Republicans may overturn the ban on earmarks when House of Representatives members vote on its rules on Wednesday, in one of its first acts following the election of Donald Trump.
An amendment offered by Reps. John Culberson (R., Texas), Mike Rogers (R., Ala.), and Thomas Rooney (R., Fla.) would scale back the moratorium on pork barrel spending, which has been banned since Republicans took control of the House in 2010.
"In order to restore Congress’s constitutional duty and allow the more effective use of the power of the purse in a way that is transparent and responsible, the standing order for the 115th Congress relating to an earmark moratorium is amended," the amendment states.
The proposal would not lift the ban entirely, but would allow for earmarks if the spending were allocated for the federal government, including the Department of Defense, the Army Corps of Engineers, the Department of Homeland Security, and the Bureau of Reclamation.
Earmarks could also be offered for states and local governments, such as public utilities and parks. House members sponsoring an earmark would also be "identified," and the spending would have to be initiated in committee.
Another restriction is that the spending "does not increase total spending for any fiscal year."
The Republican conference will vote by secret ballot on the amendment when it votes for its rules for the 115th Congress.
Republicans implemented a self-imposed ban on earmarks after voter outrage to abuse of pork barrel spending, such as the $223 million "Bridge to Nowhere" in Alaska. Recent earmarks include $4 million for "fish passage," and $10 million for an energy program that completed its mission in 1981.
Citizens Against Government Waste, a taxpayer watchdog group, has noted that earmarks have lived on despite the ban. Congress approved over $5 billion in earmarks this year.
"It is stunning that barely a week after voters made clear their opposition to business as usual in Washington, certain members of Congress would push to restore a pork-barrel system that is the epitome of everything that is wrong in this town," said the group's spokesman, Curtis Kalin. "Taxpayer money is not a lawmaker’s personal piggy bank, with dollars doled out as he or she sees fit, regardless of merit or importance."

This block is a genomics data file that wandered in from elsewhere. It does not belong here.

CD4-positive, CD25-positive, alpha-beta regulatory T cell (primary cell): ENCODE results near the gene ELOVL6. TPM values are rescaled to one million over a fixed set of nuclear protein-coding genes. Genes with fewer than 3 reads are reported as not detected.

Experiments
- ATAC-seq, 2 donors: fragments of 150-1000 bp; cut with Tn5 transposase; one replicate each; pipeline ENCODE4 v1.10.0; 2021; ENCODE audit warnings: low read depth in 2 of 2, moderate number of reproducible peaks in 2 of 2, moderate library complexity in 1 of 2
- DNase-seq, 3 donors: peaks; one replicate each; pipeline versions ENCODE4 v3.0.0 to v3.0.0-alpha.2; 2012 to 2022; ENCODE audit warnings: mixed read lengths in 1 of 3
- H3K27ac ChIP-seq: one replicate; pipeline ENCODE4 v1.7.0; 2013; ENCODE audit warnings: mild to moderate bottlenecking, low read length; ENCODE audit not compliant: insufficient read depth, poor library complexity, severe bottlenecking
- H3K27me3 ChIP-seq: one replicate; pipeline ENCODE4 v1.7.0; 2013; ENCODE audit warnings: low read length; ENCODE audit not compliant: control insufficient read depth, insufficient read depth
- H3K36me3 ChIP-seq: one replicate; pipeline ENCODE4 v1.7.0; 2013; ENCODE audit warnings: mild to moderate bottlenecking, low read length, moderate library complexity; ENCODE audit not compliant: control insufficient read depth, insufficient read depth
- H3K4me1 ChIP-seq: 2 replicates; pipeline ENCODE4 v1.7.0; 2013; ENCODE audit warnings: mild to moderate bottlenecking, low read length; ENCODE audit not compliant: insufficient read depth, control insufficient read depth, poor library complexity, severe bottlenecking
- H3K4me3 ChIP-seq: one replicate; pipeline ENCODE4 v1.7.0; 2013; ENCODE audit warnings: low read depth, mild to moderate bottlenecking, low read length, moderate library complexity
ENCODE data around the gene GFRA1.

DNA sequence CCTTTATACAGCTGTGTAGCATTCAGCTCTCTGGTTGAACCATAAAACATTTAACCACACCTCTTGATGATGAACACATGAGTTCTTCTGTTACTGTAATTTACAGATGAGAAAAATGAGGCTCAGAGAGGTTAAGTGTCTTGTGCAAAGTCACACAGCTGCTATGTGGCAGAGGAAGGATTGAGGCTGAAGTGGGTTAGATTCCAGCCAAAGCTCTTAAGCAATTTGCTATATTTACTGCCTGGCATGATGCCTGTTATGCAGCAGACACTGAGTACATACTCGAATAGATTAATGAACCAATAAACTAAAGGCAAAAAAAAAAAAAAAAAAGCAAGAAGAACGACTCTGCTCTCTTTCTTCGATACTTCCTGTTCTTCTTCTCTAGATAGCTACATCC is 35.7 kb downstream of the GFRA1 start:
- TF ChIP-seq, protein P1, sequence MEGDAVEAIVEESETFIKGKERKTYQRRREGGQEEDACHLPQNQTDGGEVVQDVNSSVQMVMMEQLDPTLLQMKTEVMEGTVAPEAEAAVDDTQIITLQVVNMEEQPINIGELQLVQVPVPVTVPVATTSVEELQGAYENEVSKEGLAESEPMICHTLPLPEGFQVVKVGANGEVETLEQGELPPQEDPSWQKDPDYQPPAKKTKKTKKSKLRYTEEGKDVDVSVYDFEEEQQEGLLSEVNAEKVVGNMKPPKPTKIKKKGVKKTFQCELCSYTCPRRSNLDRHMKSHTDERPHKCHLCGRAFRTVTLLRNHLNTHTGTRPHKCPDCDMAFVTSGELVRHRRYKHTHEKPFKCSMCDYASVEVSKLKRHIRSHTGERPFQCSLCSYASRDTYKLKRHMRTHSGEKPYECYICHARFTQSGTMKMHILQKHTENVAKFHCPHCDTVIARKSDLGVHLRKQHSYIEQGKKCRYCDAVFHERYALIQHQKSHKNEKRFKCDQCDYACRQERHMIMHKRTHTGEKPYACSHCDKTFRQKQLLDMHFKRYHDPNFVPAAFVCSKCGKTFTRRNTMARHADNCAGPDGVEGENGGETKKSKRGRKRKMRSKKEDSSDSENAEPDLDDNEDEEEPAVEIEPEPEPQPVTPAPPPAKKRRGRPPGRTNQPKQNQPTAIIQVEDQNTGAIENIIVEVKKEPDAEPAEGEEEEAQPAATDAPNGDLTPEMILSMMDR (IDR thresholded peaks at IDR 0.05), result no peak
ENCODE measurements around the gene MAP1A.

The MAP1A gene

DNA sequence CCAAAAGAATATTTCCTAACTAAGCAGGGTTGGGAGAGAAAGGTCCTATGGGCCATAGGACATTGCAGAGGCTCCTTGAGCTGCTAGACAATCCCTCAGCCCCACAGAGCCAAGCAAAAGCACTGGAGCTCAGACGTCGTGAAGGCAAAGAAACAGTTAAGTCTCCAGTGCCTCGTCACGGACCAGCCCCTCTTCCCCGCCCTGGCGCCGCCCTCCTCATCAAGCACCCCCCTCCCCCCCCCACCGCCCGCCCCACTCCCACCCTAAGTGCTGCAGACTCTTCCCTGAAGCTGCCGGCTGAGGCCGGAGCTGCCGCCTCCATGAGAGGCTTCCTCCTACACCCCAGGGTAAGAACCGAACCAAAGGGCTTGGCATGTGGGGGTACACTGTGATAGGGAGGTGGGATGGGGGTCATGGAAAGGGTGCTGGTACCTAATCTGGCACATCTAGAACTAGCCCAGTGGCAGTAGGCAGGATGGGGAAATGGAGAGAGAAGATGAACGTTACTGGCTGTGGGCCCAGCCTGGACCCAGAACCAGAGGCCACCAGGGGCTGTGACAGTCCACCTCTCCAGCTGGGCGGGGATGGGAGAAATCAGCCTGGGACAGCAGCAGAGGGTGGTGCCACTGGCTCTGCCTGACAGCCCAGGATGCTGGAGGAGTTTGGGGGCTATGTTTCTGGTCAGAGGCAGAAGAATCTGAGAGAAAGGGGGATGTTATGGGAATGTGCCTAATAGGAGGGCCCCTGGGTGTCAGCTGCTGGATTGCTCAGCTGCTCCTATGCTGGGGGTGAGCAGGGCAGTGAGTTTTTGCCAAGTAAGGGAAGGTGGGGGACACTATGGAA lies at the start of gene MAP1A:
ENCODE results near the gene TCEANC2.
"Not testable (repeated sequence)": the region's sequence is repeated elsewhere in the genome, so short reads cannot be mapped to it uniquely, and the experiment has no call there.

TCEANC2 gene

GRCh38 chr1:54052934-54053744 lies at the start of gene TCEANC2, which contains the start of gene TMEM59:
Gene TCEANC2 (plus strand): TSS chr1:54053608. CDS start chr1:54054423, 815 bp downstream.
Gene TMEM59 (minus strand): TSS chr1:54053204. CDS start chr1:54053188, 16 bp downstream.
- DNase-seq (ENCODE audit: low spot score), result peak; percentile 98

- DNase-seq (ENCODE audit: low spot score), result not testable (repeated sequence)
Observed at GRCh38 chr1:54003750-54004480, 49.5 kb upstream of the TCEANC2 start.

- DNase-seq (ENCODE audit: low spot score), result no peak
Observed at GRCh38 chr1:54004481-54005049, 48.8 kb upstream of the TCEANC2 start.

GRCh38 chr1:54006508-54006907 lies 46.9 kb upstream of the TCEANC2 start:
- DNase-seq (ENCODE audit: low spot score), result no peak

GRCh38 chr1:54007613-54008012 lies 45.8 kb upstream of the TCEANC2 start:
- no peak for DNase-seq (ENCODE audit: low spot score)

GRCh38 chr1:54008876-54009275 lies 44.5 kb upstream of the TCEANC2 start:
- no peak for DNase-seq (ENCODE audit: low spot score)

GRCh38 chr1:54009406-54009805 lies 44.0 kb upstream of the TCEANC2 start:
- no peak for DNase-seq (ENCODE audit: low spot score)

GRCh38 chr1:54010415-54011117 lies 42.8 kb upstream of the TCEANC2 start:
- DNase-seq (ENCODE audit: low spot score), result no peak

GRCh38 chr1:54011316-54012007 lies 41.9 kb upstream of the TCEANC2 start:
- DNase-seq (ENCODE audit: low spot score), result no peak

"This appalling plan to bring back clearly wasteful and corrupt earmarks should not be granted under any circumstances," Kalin said.
Other conservative groups expressed outrage at the possibility of rolling back earmarks just a week after the election of Donald Trump, and sweeping Republican majorities in the House and Senate.
"Americans in both parties are fed up with the cronyism and corruption in Washington, and seven days ago they delivered a stunning message to the nation’s ruling class," said Michael A. Needham, the chief executive officer of Heritage Action. "Any attempt to roll back the longstanding ban on congressional earmarks—the lubricant that empowers politicians to cut bad deals—would amount to a rebuke of those voters. Americans deserve an honest, transparent government that is working for everyone, not simply doling out favors to a well connected few."
"Bringing back the earmark process that corrupted Washington for decades would be a direct insult to millions of Americans who signaled last week that they’re tired of lawmakers putting special interests ahead of taxpayers," said Freedom Partners vice president of policy Andy Koenig. "Hardworking Americans want their tax dollars spent wisely and transparently — lawmakers should flatly reject any effort to reinstitute earmarks."
"I supported the earmark ban in 2011 and still support it now," said Rep. Rooney. " What we’re suggesting is for the Republican Conference to reexamine the traditional role of an earmark, which was … to empower Members of Congress to draw on their knowledge of their home districts and direct existing federal dollars to deserving public entities in their communities."
"We are not repealing the earmark ban," said Rep. Culberson. "We are restoring the spending power that the Founding Fathers entrusted to Congress, and making the process totally transparent from start to finish. This amendment ensures that our elected officials control how our taxpayer dollars are spent and not unelected bureaucrats in the backrooms of federal agencies."
Request for comment from Rep. Rogers was not immediately returned.
Rooney proposed bringing back earmarks earlier this year, saying that allowing earmarks is a "toe in the water." The lawmaker said that earmarks are necessary for the Army Corps of Engineers because the agency depends on the executive branch for grant funding.
"There is no recourse for us, other than to write the administration a letter, begging them," Rooney said. "And they can tell us to take a hike if they want to and they do that a lot. Especially in my district."